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RE: Large content size value

From: Travis Snoozy (Volt) <a-travis@microsoft.com>
Date: Fri, 5 Jan 2007 11:34:53 -0800
To: David Morris <dwm@xpasc.com>, "ietf-http-wg@w3.org" <ietf-http-wg@w3.org>
CC: "ietf-http-wg@w3.org" <ietf-http-wg@w3.org>
Message-ID: <86EDC3963F04D546BED8996F77D290F6049D118279@NA-EXMSG-C138.redmond.corp.microsoft.com>

David Morris said:
> The bottom line is that if the content length is too long for the client
> to represent, it surely isn't going to do byte-ranges or anything else to
> retrieve the pieces which it then isn't going to have anyway to deliver to
> the end user anyway. A total waste of time to send a 4G file w/o
> content-length to a client which can't use it.

Well, from that perspective, it's an even bigger waste for a server that
generates a 4+GiB file (say, dynamically) and transmits it with the chunked
encoding (with chunks being <4GiB each). That's another case I'd like to
test, but it would require a slightly-more-than-trivial amount of setup.

> Either the server can correctly represent the content length or it can't
> and whether or not it can correctly serve the response.
> I think it reasonable that any server be expected to detect when it can't
> and report an error. I think it reasonable to expect a client to know when
> it can't convert the content length ascii string to a value it understands
> and reject the response as being in error.

It may be splitting hairs, but the response isn't in error; the client's
implementer made a design decision (conscious or not). There is no error,
only a refusal to accept on the client's part.

> Furthermore, it is reasonable for a client to reject a response it knows
> is too large, as soon as it knows that a size constraint has been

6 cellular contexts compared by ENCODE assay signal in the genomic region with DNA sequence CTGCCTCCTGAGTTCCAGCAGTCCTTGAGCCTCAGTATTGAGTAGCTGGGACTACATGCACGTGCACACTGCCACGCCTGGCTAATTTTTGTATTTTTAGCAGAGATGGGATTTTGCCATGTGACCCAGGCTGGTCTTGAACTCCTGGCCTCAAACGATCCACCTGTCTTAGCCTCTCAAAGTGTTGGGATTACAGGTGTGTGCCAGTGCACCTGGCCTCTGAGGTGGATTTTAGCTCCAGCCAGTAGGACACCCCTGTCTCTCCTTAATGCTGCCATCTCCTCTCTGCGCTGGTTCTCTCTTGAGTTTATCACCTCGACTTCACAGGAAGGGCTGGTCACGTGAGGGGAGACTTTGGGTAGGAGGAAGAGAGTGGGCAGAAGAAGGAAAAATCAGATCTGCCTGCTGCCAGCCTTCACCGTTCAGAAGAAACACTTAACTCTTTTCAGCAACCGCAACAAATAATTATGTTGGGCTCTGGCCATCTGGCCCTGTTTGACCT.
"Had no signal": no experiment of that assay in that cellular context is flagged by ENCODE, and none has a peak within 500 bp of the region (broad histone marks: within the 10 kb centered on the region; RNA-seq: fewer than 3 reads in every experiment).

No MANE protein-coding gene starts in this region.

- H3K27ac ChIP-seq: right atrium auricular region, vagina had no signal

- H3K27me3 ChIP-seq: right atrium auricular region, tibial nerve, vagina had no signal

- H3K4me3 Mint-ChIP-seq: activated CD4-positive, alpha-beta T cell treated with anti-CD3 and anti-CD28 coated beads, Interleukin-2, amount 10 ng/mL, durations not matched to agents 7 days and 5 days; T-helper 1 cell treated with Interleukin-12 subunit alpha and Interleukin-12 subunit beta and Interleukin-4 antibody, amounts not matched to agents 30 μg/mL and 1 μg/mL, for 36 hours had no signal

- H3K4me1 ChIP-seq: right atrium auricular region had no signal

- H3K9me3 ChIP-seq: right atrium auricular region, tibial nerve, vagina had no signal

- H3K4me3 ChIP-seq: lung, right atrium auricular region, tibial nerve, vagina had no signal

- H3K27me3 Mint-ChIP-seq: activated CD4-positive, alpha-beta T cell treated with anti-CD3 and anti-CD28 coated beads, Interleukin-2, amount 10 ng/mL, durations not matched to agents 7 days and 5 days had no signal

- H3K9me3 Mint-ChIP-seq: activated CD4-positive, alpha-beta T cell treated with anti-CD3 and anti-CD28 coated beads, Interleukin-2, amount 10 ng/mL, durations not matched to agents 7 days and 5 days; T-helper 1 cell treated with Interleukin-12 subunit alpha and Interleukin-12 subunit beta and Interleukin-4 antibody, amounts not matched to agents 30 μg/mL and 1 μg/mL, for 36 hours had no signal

> exceeded.

> I don't see how these expectations can be added to the protocol in a
> meaningful way w/o bumping the version.

Well, aside from providing strong recommendations that aren't real
requirements, perhaps, and making explicit things that might have been
heavily implied or intended. It's certainly tricky. :\

> It would have been useful 10 years ago if we'd had the foresight to add
> resource negotiation to the protocol in a similar fashion to language,
> etc.

Hindsight is 20/20, and it's not like the spec doesn't consider a slew of
obscure-but-important contingencies already. The big questions are, how do
we fix it, and how do we avoid making the same mistake twice.

> Working from memory, seems like we had some text regarding precision in
> what is send and tolerance in what is accepted. Perhaps adding text there
> to highlight the additional burden of modern systems and native object
> sizes in terms of fields like content-length AND chunked encoding length
> segments.

I'm all for a mention in section 15 and/or 19 -- something is better than
nothing.

> We can happily talk about good programming standards, but unfortunately
> the C library includes a number of commonly used conversion functions
> which don't behave well in the presense of invalid input. They set a bad
> example for the average software engineer and probably generate a
> requirement for cautionary language where it shouldn't be required.

<snip>

Well, IIRC (I don't have my man pages with me), strtol et. al. are spec'd to
do the Right Thing: saturate, and set an error code. Now, whether or not C
library implementations adhere to the spec, or programmers check for the
error, I can't say. But ANSI C shouldn't steer folks wrong here. Unless you had other function(s) in mind...?


Thanks,

-- Travis
Received on Friday, 5 January 2007 19:35:22 GMT

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